May 22 (Bloomberg) -- IntercontinentalExchange Inc. and Hong Kong Exchanges & Clearing Ltd. are the two companies left bidding for the London Metal Exchange, the world’s biggest metals market, after the CME Group Inc. was said to be removed.
CME, the world’s biggest futures exchange, is no longer in the running to buy the LME, according to two people with direct knowledge of the matter, who declined to be identified because the information isn’t public. Two parties are still in the bidding process, according to an e-mailed statement from the bourse today, which didn’t name any companies.
Discussions with the two remaining bidders will “involve obtaining a detailed understanding of their plans for the future governance and operation of the market and the deliver-ability of their respective proposals, as well as the value offered,” the LME said in the statement. The process will continue over the coming weeks, the bourse said.
The LME, which traded $15.4 trillion of industrial metals contracts last year, received multiple proposals by the May 7 deadline for a takeover, the bourse said May 8. CME Group, NYSE Euronext, ICE and Hong Kong Exchanges made offers for the exchange, said seven people who declined to be identified. NYSE Euronext, the biggest U.S. exchange owner, said last week it was removed from the list of bidders.
Miriam Heywood, a spokeswoman for the LME, declined to comment on CME’s removal. Claire Miller, a spokeswoman for ICE in London, declined to comment. A call made to a Hong Kong Exchanges spokesman, outside of normal business hours, was not answered. Michael Shore, a CME Group spokesman, also declined to comment.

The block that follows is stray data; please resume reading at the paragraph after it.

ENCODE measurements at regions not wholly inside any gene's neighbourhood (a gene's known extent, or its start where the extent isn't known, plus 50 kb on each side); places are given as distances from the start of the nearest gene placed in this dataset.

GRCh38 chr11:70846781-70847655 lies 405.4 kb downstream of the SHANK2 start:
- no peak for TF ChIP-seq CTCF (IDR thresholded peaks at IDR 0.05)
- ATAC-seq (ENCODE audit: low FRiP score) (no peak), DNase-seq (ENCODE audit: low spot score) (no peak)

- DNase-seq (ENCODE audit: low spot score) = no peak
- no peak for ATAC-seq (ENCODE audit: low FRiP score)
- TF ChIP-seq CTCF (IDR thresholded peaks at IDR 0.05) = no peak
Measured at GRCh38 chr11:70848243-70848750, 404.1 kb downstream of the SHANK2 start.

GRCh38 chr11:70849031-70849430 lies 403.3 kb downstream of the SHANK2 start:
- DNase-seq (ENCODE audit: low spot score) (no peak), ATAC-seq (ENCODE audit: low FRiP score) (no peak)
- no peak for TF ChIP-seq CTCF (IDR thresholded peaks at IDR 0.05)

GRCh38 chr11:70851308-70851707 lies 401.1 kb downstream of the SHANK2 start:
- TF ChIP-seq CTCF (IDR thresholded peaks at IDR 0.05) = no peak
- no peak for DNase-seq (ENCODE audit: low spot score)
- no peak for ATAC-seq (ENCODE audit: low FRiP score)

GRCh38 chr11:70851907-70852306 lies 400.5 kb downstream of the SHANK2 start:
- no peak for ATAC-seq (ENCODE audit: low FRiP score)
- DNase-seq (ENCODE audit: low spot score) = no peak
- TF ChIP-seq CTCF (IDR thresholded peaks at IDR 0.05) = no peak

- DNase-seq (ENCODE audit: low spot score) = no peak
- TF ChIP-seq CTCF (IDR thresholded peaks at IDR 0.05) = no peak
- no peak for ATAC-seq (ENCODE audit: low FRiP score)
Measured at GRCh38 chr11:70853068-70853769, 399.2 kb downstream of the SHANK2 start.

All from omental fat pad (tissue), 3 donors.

The LME, which handles more than 80 percent of industrial metals futures, is valued at $1.3 billion and could get a higher price, according to Greenwich, Connecticut-based Equity Research Desk, an adviser to hedge funds. The bourse’s net income dropped 19 percent to 7.68 million pounds ($12.2 million) in 2011, it said last week. Revenue climbed 21 percent to 61.2 million pounds on expenses of 49.9 million pounds, up from 38.6 million pounds in 2010. The exchange isn’t planning to pay dividends.
Any bid will have to be approved by more than 50 percent of shareholders, with the owners of at least 75 percent of shares backing the move. The exchange is owned by more than 60 of its 94 members.
JPMorgan Chase & Co., Goldman Sachs Group Inc. and family-owned trading firm Metdist Ltd. are the three biggest shareholders. Owners such as Amalgamated Metal Trading Ltd., one of 12 dealers entitled to trade on the LME floor, trace their roots to the foundation of the 135-year-old exchange. Mining companies Rio Tinto Group and Codelco, stainless steelmaker Outokumpu Oyj and Glencore International Plc, the world’s largest publicly traded commodities supplier, all have shares.
“A major difficulty for any new owner will be managing the membership, which itself is very complex,” said Ruben Lee, chief executive officer of Oxford Finance Group, a London-based company specializing in financial and commodity markets. “To succeed, you need a very fine political dance through all the various needs of the different stakeholders. But in the end, money will be able to trump a lot of any difficulties that might arise.”
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